A Question For the China Squad
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  • Yes, it will fizzle out, if not collapse.

    China will grow old before it grows rich. Just look at the demographic disaster brought on by the one child policy combined with their idiotic penchant for aborting girls.

    Google the words “china’s ghost cities.” They have been levitating, and it’s going to be a hard landing.

    Unrest, stagnation, repression, are on their way.

    We Americans always feel like our competitors are ten feet tall, right up until they collapse. Our worst enemy is our profligate K-12 and University systems.

    No outside power can defeat America. We can only defeat ourselves.

  • YES, most emphatically (IMO).

  • Mark Michael

    Conservatives wondered why the leftist elite got away with touting the Japanese “miracle” with its MITI industrial policy as vastly superior to our more decentralized private sector approach (e.g., Lester Thurow, MIT econ prof) for so long. It’s been 20 years since it became apparent that approach was inferior. Japan has had a stagnant economy for two long decades. Its public debt now exceeds 200% of their GDP. That is higher than Greece, Italy, Portugal, Ireland. (The reason it hasn’t resulted in panicked withdrawals and higher interest rates is that most of it is borrowed from their Post Office, which doubles as a saving bank for most Japanese. The Japanese are big savers.)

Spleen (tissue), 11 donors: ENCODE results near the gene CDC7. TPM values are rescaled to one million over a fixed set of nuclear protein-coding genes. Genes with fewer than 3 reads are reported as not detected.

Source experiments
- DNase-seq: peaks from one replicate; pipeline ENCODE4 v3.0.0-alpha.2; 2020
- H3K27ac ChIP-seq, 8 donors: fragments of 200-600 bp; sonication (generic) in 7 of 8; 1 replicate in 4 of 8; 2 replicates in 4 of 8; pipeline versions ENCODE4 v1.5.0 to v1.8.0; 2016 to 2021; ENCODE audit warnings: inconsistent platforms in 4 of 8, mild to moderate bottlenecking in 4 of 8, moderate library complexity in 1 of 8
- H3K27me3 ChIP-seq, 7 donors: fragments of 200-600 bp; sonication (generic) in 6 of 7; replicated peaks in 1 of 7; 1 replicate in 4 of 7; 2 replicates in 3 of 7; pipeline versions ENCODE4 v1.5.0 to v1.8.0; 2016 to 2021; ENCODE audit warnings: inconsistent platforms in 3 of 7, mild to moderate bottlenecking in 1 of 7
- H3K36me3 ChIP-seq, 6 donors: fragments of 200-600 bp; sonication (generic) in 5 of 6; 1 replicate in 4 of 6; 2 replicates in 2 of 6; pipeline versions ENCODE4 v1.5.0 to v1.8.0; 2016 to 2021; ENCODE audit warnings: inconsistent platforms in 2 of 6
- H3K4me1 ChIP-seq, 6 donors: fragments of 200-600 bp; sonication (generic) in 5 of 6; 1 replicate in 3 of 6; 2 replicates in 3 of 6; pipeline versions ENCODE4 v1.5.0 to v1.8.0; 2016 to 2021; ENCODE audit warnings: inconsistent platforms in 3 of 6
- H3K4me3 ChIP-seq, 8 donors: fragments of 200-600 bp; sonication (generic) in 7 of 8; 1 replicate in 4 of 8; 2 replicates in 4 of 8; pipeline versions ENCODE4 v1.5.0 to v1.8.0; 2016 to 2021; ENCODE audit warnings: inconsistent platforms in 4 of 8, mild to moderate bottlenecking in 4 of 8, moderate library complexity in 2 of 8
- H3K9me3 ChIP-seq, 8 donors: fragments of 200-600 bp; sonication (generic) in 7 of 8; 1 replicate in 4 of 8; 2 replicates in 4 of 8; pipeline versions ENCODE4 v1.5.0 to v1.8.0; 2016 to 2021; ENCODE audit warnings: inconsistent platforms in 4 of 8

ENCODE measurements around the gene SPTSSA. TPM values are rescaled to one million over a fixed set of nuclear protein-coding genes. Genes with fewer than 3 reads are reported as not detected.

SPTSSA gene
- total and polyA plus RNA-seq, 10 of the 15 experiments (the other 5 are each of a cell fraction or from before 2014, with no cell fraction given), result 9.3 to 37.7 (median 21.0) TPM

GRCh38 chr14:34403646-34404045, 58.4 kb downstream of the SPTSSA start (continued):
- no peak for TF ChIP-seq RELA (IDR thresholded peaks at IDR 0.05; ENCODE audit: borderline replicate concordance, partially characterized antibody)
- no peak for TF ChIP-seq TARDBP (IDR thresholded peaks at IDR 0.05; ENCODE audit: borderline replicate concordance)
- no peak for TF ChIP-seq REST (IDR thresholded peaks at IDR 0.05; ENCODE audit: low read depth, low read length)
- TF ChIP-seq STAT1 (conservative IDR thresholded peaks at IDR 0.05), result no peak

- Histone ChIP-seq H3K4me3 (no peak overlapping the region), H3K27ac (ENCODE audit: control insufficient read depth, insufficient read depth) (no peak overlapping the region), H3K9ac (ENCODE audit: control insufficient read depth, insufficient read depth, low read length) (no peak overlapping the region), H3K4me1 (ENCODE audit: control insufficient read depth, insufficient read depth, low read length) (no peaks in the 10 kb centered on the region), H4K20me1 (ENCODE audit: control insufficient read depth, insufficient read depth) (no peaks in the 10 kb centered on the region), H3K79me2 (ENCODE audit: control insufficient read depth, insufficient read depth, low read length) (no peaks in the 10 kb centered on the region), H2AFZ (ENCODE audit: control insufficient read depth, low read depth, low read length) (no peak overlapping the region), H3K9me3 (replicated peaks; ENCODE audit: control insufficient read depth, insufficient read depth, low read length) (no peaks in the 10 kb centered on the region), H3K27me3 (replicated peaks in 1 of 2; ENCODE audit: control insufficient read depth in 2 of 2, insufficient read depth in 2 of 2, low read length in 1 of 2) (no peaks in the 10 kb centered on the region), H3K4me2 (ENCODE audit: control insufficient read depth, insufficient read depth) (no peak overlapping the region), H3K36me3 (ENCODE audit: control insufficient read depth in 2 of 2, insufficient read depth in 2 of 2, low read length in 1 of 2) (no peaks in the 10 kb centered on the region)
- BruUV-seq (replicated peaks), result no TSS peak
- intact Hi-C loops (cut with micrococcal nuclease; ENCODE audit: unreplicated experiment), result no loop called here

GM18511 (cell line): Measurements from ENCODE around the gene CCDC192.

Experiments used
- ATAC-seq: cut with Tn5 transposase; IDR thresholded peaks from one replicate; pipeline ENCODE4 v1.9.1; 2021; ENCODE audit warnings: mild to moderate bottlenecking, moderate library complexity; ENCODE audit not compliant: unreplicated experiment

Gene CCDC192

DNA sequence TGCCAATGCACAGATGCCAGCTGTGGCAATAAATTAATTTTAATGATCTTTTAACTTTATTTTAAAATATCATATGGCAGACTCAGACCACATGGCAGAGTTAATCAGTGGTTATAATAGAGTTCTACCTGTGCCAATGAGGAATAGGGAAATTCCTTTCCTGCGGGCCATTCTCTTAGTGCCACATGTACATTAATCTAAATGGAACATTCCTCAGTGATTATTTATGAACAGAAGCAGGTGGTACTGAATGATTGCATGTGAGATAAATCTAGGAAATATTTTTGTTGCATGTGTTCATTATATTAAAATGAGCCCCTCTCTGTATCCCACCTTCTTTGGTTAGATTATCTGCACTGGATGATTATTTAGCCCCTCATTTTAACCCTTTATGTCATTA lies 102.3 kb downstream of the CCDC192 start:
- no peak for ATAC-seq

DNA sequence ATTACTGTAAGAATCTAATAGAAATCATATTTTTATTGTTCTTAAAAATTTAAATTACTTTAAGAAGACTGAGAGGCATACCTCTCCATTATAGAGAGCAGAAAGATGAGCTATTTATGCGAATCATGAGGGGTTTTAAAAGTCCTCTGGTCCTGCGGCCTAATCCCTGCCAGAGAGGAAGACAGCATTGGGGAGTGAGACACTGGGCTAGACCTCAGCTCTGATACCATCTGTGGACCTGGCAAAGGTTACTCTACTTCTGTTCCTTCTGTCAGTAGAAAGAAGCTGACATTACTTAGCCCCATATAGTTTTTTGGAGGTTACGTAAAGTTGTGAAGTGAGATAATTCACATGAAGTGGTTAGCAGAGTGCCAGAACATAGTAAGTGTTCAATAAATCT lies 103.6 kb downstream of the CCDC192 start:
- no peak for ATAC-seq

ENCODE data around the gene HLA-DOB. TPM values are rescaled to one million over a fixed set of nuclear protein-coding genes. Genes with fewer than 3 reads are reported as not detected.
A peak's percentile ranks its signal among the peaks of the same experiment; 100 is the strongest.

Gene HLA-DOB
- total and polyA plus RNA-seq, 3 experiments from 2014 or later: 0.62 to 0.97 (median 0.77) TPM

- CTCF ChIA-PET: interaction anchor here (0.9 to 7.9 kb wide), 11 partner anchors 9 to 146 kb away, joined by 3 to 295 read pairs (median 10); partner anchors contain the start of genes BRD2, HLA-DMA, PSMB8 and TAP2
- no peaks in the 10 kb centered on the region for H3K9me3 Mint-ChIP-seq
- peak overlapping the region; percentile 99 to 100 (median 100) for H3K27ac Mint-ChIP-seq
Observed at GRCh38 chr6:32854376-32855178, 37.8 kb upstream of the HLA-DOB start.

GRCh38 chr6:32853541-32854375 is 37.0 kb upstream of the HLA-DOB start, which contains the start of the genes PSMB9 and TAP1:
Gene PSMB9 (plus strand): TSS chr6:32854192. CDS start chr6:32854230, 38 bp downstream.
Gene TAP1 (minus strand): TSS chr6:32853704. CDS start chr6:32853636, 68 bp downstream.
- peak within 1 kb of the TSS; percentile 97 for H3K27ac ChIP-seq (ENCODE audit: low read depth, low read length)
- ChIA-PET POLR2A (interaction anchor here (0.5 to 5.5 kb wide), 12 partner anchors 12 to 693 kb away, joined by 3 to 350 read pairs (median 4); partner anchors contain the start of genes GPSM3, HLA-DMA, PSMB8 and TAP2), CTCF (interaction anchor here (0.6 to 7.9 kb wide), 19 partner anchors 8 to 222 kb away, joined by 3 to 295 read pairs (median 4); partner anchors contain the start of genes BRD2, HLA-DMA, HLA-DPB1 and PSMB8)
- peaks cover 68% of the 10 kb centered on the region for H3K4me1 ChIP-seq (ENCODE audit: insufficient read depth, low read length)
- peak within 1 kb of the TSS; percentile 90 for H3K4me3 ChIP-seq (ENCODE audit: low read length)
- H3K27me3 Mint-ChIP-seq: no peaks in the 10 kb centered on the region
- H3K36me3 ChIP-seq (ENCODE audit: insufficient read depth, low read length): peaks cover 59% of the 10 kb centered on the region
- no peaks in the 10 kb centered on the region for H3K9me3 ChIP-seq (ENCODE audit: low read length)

Where are the public, serious, mea culpas? Is there any hope for a change in their thinking to, say, a more “progressive” way that actually WORKS? They claim to be Progressives, but to what are they “progressing”? They seem stuck in the mud.

    Their central planning ideas were first advocated by early 20th century thinkers who idolized Henry Ford and his assembly lines. Workers as cogs in a wheel.

    Our MSM downplays it, but China has had an increasing number of “incidents” (read: riot-level demos) for over a decade. I believe they now approach 100,000 per year. Imagine if the US had 25,000 riots (adjusting for pop.) across the US each year. (No, the Occupy Wallstreeters don’t really match the worker-level riots in China.)

  • Kris

    now that the high speed rail in China has turned into a huge public embarrassment, the Chinese green tech world is choking on excess capacity, and there is increasing unease about the bubble in Chinese assets driven in part by state-led policy loans, what do we do now?

    Silly Mead! Dontcha know that the principles are sound, it’s just that the Chinese didn’t do it right? So to answer your question: twice as fast, twice as high, twice as strong!

  • Corlyss

    Americans have suffered from an inferiority complex since, oh, 1607. Things are running pretty true to form re: China. We have nothing to be ashamed of or feel inferior about. No need to change from being ourselves.

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